But athletes are even better at it, and the stakes are much bigger. They have to compete against people who are their friends on some nights and play against people they genuinely dislike on others. They have to step away from whatever is going on in their personal lives in order to focus on the task at hand. They are masters at isolating the game from the various other things going on in their lives, such as playing basketball amidst a pandemic or amidst social upheaval, as we have seen recently in the NBA. Once an athlete steps onto the court, the good ones are able to flip a switch, muting whatever was on their minds beforehand so that they only have one thing on their mind: how do I win this game? Everything else is pushed to the wayside, at least until the game is over. Once the final buzzer sounds, they hit the switch again.

Kyle Lowry did this better than any athlete I have ever seen. He is a master at compartmentalization. And as I already hinted at, that can go a long way towards building a healthy culture and defining success. In fact, being a good leader demands you become good at compartmentalizing between various aspects of the organization in order to show that everybody within it matters. It’s rare for any player to care enough to do this, let alone your superstar, which is why it’s Lowry’s defining characteristic. 

After watching Lowry flip that switch back and forth for nine years as a member of the Raptors, the moment I’ll remember most is the one that occurred directly after Lowry won his first championship and brought Toronto its first major sports championship in nearly 25 years. Instead of celebrating with his teammates or family — thinking about himself, as you would assume one would after reaching their ultimate goal — Lowry was once again thinking about the team; about others. He was seen searching out Raptors’ President of Basketball Operations Masai Ujiri, the man who kept Lowry in Toronto and ultimately built the team that won it all.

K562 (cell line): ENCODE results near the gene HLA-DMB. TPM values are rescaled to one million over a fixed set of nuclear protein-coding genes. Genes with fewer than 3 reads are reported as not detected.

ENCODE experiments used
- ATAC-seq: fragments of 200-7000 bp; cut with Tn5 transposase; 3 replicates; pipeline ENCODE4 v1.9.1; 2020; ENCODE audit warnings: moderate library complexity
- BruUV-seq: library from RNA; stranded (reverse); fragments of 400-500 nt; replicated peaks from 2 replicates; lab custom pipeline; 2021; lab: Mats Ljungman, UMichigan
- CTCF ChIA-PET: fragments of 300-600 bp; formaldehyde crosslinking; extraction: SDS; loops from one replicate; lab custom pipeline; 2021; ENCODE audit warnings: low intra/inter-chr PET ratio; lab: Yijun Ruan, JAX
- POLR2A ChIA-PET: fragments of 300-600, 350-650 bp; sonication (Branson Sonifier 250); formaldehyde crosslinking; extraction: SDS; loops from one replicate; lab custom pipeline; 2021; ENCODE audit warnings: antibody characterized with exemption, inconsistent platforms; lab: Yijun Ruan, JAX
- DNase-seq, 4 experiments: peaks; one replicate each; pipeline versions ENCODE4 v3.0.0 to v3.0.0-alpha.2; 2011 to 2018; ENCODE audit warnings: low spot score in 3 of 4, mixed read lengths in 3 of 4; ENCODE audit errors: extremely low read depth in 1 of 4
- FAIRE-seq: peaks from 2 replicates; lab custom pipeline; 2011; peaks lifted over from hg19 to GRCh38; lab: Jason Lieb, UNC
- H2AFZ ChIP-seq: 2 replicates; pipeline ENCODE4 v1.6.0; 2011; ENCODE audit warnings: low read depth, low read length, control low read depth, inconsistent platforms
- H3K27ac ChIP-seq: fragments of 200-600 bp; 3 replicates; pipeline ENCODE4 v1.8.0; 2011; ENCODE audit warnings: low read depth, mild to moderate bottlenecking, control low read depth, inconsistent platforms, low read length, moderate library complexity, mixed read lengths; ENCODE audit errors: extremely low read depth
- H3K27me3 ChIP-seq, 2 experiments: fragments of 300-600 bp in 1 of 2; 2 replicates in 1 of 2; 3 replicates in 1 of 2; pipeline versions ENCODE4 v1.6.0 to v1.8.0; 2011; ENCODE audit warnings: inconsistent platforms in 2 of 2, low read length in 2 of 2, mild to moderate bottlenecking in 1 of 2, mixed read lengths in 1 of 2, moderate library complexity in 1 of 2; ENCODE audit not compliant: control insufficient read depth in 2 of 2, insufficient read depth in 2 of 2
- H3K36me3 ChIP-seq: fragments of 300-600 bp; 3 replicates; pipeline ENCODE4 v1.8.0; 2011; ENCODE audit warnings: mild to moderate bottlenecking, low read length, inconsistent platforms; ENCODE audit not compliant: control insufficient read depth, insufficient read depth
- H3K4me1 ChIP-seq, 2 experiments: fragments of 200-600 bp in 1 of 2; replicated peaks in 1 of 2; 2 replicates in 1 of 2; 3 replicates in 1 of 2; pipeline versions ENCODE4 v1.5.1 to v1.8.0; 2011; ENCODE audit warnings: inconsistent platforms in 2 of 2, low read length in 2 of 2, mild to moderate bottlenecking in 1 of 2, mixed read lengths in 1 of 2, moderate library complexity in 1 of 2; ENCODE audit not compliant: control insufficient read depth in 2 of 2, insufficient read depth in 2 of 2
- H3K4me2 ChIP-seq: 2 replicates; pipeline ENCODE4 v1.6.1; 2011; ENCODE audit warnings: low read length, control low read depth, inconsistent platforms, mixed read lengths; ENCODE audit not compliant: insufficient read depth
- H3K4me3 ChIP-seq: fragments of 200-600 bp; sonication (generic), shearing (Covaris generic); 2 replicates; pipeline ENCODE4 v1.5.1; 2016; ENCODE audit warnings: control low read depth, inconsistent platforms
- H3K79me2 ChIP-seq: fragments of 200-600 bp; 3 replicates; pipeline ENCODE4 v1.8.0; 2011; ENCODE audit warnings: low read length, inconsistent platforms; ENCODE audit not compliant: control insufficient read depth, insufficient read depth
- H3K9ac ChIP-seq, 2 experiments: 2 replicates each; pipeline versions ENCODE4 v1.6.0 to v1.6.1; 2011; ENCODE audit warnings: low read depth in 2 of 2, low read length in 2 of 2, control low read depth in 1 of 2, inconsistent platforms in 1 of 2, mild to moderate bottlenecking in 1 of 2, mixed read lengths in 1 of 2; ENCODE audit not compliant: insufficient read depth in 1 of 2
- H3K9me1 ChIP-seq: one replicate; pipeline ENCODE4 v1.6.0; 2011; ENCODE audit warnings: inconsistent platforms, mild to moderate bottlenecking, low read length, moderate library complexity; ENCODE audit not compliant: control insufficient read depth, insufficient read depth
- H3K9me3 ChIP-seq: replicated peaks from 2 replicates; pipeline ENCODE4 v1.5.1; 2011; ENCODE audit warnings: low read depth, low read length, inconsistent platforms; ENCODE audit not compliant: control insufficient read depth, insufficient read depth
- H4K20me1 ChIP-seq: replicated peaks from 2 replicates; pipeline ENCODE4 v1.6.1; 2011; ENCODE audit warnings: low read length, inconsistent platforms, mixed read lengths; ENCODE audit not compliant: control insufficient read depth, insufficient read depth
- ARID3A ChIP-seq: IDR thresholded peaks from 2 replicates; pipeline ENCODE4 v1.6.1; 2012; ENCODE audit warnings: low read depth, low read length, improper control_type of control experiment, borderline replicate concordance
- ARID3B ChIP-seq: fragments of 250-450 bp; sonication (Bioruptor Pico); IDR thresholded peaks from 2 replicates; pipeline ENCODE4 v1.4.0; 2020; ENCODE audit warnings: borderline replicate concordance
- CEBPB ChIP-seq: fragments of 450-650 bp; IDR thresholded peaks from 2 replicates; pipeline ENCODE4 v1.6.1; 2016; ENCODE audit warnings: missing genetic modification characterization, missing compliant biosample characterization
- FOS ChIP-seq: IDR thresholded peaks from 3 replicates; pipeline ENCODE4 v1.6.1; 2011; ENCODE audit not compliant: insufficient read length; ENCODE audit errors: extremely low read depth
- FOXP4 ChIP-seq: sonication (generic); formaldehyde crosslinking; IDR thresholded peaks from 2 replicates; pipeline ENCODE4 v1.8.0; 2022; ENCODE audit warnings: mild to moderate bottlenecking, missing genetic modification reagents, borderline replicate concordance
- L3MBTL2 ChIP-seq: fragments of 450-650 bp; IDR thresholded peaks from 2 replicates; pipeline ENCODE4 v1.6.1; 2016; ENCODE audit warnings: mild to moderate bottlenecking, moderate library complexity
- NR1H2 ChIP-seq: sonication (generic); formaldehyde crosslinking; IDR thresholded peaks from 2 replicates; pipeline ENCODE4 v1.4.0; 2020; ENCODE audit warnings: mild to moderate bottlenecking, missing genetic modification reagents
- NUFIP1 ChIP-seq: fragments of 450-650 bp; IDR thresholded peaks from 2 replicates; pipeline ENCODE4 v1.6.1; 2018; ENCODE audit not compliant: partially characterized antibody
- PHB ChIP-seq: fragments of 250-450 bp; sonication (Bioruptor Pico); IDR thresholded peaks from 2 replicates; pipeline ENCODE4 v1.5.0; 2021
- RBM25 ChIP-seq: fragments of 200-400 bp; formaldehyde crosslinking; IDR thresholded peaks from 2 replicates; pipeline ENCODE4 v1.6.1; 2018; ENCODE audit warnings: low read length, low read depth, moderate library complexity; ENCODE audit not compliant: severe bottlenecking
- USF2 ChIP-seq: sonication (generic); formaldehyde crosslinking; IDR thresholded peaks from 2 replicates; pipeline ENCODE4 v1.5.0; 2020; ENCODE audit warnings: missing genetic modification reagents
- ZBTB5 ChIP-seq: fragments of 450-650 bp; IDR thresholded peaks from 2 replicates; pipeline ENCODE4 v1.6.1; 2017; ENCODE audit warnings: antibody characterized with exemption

Ujiri was not on the court yet because he had just gotten physically harassed by a racist police officer in Oakland. Lowry found Ujiri in the stands and, while he couldn’t right the wrongs that had already taken place, he tried his best to focus Ujiri’s attention on the team.

Of course, Lowry couldn’t have known what Ujiri had just gone through, but after years of literally and figuratively putting everything in place for the Raptors, his sixth sense seemed to be telling him that something was missing within their celebration, so he went and found Ujiri. (That’s the version I’d like to believe, at least). 

No moment better encapsulates the duality that is Kyle Lowry. No moment better shows the high-character man that Lowry is, and how he is just as good of a teammate off the court than he is on itMore than anything that happened on the court over the years, it’s because of moments like that that Raptors fans have taken so kindly to Lowry, giving him a personal chant following his biggest win in Toronto.

There are players, and then there are leaders, and then there is Kyle Lowry, a truly singular force in the history of Toronto — neh, Canadian — sports. Lowry was the ultimate high-character person, and his ability to compartmentalize is what made him such a great leader for such a long time.

Of all the qualities that Kyle Lowry brought to Toronto, that’s the one I’ll miss most.